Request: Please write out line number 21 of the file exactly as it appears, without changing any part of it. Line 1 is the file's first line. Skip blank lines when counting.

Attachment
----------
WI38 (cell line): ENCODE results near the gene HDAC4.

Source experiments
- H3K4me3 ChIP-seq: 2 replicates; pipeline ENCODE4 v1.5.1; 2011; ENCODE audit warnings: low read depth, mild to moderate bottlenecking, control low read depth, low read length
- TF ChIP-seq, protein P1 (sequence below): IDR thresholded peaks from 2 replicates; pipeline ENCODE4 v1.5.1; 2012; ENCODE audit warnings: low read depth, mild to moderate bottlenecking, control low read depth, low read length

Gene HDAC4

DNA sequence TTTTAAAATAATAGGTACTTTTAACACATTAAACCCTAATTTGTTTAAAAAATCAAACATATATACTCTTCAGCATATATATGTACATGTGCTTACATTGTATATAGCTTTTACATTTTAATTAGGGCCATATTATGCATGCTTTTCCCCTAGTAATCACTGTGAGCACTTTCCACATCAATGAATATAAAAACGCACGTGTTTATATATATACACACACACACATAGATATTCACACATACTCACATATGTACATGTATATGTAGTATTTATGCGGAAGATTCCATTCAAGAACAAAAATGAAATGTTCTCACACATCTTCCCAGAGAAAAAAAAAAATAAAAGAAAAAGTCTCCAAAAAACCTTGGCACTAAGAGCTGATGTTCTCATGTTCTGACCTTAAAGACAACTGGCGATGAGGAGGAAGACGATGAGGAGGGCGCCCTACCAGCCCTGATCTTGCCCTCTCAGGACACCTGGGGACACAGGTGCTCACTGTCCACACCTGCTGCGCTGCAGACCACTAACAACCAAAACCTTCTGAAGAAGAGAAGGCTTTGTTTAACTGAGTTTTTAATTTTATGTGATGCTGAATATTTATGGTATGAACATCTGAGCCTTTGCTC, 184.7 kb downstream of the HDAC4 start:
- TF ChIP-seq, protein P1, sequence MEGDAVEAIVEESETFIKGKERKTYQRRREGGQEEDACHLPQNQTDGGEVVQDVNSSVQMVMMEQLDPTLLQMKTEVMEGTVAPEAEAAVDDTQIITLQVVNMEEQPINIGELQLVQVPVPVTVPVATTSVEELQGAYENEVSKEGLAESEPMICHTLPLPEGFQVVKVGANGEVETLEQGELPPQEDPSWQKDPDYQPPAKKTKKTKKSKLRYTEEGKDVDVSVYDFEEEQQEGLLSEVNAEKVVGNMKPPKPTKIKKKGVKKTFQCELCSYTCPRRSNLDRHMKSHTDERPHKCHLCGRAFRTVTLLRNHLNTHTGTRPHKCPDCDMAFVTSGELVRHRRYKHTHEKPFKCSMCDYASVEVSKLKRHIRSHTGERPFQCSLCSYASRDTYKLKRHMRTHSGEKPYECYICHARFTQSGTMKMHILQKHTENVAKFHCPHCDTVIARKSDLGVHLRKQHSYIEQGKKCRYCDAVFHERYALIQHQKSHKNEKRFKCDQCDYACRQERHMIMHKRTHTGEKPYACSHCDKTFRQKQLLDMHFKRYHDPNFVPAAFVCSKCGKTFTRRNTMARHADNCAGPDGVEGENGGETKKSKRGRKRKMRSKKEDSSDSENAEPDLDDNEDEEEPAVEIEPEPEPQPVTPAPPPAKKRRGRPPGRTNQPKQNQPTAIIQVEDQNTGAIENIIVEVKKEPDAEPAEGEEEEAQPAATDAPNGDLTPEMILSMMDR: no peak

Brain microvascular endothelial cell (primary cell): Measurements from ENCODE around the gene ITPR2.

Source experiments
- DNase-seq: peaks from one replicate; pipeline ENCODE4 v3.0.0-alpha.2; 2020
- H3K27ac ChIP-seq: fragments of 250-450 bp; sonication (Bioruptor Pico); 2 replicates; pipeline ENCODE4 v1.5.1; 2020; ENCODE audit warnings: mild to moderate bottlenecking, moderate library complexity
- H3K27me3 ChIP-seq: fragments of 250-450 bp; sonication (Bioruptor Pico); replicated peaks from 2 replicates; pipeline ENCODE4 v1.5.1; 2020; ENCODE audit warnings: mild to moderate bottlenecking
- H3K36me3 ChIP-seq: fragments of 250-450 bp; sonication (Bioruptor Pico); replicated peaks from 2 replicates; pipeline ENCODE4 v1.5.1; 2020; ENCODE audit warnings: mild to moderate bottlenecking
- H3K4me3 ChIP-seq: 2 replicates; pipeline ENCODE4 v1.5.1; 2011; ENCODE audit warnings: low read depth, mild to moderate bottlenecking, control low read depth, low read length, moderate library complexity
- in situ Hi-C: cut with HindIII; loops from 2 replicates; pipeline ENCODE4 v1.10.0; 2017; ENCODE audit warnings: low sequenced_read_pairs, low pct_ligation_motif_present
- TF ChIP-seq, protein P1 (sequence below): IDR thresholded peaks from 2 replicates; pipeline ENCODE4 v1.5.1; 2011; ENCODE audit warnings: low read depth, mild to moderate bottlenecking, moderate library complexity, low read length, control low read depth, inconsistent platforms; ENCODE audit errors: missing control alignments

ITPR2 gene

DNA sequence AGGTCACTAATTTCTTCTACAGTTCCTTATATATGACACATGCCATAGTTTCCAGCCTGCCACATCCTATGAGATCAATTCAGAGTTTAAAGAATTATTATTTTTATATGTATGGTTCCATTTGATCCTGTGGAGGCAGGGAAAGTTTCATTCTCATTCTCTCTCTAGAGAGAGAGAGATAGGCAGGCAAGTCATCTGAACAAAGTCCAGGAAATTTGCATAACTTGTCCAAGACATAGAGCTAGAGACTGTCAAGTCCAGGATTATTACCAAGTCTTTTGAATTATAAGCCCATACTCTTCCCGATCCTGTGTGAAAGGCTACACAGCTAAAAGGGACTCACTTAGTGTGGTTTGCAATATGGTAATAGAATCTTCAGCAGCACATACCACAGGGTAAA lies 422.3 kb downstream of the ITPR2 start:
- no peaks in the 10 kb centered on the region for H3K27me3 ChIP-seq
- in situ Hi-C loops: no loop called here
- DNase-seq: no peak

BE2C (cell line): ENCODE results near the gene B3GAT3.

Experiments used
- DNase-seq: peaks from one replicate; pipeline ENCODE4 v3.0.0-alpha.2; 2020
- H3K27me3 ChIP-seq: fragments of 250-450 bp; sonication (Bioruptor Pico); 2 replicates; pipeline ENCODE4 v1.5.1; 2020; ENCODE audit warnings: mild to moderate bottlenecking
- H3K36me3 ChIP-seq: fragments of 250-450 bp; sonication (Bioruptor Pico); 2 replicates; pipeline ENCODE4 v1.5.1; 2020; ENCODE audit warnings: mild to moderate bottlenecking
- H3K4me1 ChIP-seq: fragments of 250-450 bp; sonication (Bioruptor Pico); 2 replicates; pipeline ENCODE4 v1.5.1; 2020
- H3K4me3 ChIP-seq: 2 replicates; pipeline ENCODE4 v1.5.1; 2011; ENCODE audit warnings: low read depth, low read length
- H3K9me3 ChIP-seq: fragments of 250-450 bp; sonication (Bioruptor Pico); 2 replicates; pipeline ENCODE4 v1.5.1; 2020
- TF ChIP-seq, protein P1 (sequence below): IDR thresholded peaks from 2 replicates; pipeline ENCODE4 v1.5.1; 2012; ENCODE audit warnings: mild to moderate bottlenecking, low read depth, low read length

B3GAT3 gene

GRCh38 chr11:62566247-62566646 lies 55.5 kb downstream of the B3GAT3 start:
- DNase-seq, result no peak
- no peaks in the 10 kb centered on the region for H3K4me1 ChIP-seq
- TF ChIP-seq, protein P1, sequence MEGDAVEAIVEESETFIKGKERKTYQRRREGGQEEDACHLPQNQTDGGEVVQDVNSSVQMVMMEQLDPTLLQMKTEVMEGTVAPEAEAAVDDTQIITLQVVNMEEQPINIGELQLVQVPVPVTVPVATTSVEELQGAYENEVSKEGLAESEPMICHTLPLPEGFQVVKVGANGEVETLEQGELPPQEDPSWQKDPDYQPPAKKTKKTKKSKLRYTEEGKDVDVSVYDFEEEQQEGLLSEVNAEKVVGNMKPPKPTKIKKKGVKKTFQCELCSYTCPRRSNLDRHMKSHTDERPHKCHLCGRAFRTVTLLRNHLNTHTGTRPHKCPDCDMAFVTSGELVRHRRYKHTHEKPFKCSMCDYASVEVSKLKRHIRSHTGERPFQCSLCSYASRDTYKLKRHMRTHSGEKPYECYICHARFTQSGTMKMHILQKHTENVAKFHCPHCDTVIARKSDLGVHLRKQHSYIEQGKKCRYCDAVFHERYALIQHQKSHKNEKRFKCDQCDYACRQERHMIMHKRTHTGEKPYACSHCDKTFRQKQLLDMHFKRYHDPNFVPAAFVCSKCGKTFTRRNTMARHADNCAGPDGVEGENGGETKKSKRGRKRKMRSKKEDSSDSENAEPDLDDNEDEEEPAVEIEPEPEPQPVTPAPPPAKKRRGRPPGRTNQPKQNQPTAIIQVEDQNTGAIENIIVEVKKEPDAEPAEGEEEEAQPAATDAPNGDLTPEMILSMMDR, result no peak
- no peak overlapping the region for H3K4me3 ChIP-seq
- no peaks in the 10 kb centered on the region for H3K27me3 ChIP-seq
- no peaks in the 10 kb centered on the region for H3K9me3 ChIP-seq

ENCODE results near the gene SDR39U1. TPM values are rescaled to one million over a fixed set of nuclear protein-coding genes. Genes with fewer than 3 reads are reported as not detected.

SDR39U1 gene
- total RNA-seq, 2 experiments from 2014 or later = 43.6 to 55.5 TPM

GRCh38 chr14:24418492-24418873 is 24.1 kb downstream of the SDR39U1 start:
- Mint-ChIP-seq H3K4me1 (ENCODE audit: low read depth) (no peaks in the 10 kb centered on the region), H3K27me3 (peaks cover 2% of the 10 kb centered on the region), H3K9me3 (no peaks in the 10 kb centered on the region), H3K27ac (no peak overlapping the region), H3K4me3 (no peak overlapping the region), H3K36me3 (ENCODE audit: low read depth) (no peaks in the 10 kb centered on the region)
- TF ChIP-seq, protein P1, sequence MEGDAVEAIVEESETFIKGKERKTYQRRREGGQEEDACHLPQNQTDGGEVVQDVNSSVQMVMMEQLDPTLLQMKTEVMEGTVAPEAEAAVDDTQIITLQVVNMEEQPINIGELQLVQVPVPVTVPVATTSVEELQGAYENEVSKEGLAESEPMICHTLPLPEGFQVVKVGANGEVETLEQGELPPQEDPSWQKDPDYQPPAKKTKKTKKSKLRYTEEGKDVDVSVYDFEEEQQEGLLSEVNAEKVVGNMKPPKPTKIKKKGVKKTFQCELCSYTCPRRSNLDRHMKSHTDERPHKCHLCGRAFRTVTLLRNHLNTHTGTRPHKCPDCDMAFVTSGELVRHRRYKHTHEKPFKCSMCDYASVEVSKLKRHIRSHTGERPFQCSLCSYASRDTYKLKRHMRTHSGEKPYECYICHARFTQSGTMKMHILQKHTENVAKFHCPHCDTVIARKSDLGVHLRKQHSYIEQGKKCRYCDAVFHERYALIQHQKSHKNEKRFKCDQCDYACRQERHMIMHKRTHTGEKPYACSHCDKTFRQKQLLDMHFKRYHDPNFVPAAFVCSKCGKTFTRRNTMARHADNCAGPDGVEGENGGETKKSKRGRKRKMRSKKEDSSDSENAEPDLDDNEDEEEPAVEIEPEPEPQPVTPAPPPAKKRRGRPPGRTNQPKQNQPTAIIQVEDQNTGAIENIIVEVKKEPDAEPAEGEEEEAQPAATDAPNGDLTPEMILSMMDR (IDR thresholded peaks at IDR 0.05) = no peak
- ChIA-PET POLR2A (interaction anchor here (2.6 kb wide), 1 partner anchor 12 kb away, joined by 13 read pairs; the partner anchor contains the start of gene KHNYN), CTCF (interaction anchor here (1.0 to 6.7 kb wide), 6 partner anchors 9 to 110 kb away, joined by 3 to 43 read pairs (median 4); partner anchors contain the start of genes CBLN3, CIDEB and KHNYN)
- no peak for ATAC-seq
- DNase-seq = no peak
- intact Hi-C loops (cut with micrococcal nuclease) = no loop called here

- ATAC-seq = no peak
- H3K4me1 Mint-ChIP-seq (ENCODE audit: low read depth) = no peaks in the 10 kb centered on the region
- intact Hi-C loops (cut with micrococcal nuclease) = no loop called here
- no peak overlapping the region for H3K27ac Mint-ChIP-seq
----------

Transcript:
- DNase-seq: no peak